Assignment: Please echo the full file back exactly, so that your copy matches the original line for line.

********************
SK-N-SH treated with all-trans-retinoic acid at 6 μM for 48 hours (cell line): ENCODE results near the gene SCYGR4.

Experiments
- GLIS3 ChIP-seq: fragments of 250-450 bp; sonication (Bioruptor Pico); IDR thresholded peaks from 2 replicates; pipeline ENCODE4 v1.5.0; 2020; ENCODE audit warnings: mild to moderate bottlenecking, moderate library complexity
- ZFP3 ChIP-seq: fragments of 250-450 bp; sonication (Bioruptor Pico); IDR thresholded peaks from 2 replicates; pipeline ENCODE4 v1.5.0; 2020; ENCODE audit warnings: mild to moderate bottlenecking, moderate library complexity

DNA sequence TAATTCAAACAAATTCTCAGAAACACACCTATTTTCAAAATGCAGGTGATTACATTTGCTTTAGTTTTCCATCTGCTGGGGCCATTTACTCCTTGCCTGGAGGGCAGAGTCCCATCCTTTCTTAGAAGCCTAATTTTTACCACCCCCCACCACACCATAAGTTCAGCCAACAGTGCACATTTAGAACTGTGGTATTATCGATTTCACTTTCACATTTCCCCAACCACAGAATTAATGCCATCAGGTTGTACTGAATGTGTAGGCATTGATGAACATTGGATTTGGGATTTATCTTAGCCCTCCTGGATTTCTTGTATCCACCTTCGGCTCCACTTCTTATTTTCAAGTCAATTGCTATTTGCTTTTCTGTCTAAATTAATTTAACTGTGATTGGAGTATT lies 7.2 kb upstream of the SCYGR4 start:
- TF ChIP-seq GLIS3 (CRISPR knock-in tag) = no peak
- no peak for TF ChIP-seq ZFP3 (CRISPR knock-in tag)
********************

SK-N-SH treated with all-trans-retinoic acid at 6 μM for 48 hours (cell line): ENCODE results near the gene SCYGR4.

Experiments
- GLIS3 ChIP-seq: fragments of 250-450 bp; sonication (Bioruptor Pico); IDR thresholded peaks from 2 replicates; pipeline ENCODE4 v1.5.0; 2020; ENCODE audit warnings: mild to moderate bottlenecking, moderate library complexity
- ZFP3 ChIP-seq: fragments of 250-450 bp; sonication (Bioruptor Pico); IDR thresholded peaks from 2 replicates; pipeline ENCODE4 v1.5.0; 2020; ENCODE audit warnings: mild to moderate bottlenecking, moderate library complexity

DNA sequence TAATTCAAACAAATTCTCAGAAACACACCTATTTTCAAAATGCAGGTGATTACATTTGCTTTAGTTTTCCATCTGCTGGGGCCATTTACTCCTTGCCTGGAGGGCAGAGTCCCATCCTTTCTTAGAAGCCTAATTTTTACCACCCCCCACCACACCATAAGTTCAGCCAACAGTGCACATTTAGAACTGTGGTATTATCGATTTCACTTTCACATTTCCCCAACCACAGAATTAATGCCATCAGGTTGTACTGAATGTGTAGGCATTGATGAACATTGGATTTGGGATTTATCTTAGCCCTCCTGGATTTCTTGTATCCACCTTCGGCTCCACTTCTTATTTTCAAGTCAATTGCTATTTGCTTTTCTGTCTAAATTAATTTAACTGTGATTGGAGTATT lies 7.2 kb upstream of the SCYGR4 start:
- TF ChIP-seq GLIS3 (CRISPR knock-in tag) = no peak
- no peak for TF ChIP-seq ZFP3 (CRISPR knock-in tag)